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Fun Fair

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Artist: Clifford Frith

REF
138918
Height
144.78 cm (57")
Width
193.04 cm (76")
Framed Height
177.8 cm (70")
Framed Width
203.2 cm (80")
Fun Fair

Born in London in 1924, Clifford Frith was the grandson of the renowned historical genre painter and depictor of Victorian life William Powell Frith R.A. (1819-1909) famous for such well-known works as “Derby Day”, “Ramsgate Sands”, “The Railway Station” and “Private View Day at the Royal Academy”.

He undertook his artistic training at the Camberwell School of Arts and Crafts and then at St Martin’s School of Art under the instruction of Roland Pitchforth and Victor Pasmore among others at those two establishments and became established as a painter and draughtsman as well as teaching art, returning to work with students at Camberwell and also Goldsmith’s College School of Art.

He had started to exhibit regularly at Wildenstein’s in New Bond St which was run at the time by Fred Beddington, the brother of Jack Beddington, who was one of the country’s leading figures in the advertising world and was the creative director for the Lyons project. The latter had seen Frith’s work in the gallery and commissioned him to produce a work for the first series of Lyon’s Lithographs which resulted in “Fun Fair”, a scene depicting a travelling fair in Harpeneden. He was only 23 when he received the commission making him the youngest artist to work on the series and he said of the technical requirements in producing the painting to be turned into a print that: “I really didn’t consider the technical implications of lithography” and because he “…knew very little about the process… went ahead and painted the work that I wanted to do”. He later recalled that his finished painting “… had a sketch-like quality” and that he was indebted to “… the skill of Chromeworks in the translation that made it successful”. He was later commissioned to produce another painting to be used as a print for the third series of Lyons Lithographs in 1955 and this work was “The River Rother at Rye”.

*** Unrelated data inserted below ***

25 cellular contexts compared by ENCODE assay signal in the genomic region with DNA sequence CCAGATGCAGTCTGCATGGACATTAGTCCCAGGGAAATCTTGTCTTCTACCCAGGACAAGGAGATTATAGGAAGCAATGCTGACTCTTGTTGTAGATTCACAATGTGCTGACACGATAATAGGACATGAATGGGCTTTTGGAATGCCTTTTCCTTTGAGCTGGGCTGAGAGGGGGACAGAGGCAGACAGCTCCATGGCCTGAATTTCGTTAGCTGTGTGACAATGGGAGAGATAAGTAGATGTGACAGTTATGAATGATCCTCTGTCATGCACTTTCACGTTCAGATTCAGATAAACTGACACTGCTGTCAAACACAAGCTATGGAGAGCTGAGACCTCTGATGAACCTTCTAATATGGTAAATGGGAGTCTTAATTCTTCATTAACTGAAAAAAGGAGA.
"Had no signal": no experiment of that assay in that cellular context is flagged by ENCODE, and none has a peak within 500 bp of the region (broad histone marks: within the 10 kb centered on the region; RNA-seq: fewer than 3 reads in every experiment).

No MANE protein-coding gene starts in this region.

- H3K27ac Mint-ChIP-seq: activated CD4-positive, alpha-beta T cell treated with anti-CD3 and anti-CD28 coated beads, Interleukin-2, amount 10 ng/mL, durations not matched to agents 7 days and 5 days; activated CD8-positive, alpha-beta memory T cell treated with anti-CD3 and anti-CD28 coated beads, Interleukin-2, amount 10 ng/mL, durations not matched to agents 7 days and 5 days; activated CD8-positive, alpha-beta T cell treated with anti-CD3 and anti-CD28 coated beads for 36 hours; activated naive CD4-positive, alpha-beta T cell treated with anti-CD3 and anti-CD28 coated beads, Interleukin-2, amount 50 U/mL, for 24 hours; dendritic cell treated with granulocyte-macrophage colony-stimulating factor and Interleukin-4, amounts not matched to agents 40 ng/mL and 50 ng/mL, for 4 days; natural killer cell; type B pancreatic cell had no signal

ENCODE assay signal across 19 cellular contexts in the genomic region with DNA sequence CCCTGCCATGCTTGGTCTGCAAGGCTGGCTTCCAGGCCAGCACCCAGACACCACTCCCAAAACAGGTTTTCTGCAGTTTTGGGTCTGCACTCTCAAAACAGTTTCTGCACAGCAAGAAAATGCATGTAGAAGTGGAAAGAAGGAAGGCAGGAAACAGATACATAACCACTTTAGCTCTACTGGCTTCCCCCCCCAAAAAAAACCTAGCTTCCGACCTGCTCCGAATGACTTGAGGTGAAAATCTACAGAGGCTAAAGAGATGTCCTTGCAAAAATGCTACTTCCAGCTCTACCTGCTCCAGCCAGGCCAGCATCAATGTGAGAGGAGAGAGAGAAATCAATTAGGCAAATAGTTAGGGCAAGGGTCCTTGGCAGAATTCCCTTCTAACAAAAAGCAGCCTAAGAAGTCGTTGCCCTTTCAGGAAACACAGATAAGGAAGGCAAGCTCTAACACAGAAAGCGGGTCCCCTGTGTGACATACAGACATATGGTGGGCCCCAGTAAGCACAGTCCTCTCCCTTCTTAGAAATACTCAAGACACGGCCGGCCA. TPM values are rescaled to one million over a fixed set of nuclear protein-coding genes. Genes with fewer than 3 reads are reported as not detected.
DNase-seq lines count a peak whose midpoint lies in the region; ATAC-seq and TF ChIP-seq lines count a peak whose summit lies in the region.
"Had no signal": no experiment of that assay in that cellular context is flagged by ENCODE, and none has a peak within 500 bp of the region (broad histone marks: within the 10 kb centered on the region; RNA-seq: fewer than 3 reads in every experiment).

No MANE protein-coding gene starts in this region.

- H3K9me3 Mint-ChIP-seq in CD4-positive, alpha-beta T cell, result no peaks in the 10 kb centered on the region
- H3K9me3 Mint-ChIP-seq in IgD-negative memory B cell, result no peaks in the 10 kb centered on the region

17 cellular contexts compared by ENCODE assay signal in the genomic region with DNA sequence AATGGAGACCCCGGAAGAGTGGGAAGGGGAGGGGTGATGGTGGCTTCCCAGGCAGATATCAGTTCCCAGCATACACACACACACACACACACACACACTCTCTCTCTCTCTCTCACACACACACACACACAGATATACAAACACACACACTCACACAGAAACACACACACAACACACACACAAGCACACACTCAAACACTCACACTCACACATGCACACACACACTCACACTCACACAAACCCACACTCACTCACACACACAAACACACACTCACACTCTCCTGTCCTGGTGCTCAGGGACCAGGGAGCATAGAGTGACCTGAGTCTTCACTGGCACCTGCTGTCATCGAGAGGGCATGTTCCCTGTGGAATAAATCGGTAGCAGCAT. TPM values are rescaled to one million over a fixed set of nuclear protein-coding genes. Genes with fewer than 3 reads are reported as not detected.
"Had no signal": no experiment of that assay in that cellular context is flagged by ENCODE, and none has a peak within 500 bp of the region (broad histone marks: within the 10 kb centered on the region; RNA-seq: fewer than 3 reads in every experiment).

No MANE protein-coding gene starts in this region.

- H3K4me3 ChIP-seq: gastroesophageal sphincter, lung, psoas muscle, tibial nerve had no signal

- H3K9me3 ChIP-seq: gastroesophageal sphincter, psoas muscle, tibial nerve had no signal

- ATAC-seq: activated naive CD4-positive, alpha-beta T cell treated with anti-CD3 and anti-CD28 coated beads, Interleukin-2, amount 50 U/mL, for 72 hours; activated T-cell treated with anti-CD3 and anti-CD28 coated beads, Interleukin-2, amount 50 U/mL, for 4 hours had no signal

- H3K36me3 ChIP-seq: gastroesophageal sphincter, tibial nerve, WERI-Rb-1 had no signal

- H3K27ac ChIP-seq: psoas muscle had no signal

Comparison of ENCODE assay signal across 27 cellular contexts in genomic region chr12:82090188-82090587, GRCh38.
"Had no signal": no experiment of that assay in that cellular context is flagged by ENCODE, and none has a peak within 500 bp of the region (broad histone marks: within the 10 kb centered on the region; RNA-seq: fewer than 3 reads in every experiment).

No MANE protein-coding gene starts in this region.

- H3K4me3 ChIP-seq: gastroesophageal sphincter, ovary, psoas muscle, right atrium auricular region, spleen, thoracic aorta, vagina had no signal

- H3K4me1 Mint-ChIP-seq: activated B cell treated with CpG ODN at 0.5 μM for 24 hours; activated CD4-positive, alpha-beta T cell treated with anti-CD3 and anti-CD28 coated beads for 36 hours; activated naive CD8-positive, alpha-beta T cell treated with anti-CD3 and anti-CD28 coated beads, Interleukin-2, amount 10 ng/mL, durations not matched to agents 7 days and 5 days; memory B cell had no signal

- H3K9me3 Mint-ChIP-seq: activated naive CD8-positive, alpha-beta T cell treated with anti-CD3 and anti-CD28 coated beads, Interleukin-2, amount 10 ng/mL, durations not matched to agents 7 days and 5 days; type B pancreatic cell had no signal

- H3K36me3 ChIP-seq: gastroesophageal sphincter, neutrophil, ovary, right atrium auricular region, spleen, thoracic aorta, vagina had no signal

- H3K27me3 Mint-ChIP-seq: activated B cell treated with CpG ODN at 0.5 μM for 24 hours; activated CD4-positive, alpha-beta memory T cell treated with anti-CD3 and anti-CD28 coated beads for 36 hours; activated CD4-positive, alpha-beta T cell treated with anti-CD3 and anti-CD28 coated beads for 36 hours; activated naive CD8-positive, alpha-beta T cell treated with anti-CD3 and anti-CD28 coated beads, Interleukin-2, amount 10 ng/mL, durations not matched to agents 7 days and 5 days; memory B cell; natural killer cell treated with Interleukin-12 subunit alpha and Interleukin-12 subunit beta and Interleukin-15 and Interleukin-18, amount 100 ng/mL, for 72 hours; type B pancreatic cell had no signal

Clifford Frith also exhibited at the Royal Academy and the Redfern Galleries as well as elsewhere and his work was purchased by the Contemporary Art Society. Examples of exhibited works include: “Eirian resting”, “The Pearly Lady”, “Still Life”, “The Thameside, Greenwich” and “The Paragon, Blackheath”. Paintings by him held in public institutions and galleries in England include: “Self-portrait” Victoria Art Gallery, Bath, “Boathouse Walk Bridge, Commercial Way”, “Saint Giles Church, Southside”, “Emmanuel Church, Barry Road” all in Southwark Art Collection, “Julie” Wolverhampton Arts Gallery and “Wapping” in Kirlees Museums and Galleries.

He went to Nigeria with the artist and bohemian Isabel Rawsthorne (she was close to Francis Bacon, Alberto Giacometi and Jacob Epstein among others in England and Jean Paul Sartre and Simone de Beauvoir in Paris) shortly after it gained independence. They worked at the Zaria Art School there and made studies of the people and landscape foe their own work.

Frith emigrated to Australia in 1977 and became well-known there as a sculptor as well as a painter and took part in many exhibitions in his adopted home both as part of a group of artists and as a solo exhibitor. Examples of his work are held in Australian Institutions including the Art Gallery of South Australia, the National Gallery of Australia, Adelaide Festival Centre; Parliament House, Canberra, Adelaide University and Flinders University of South Australia. He also showed his work in Canada.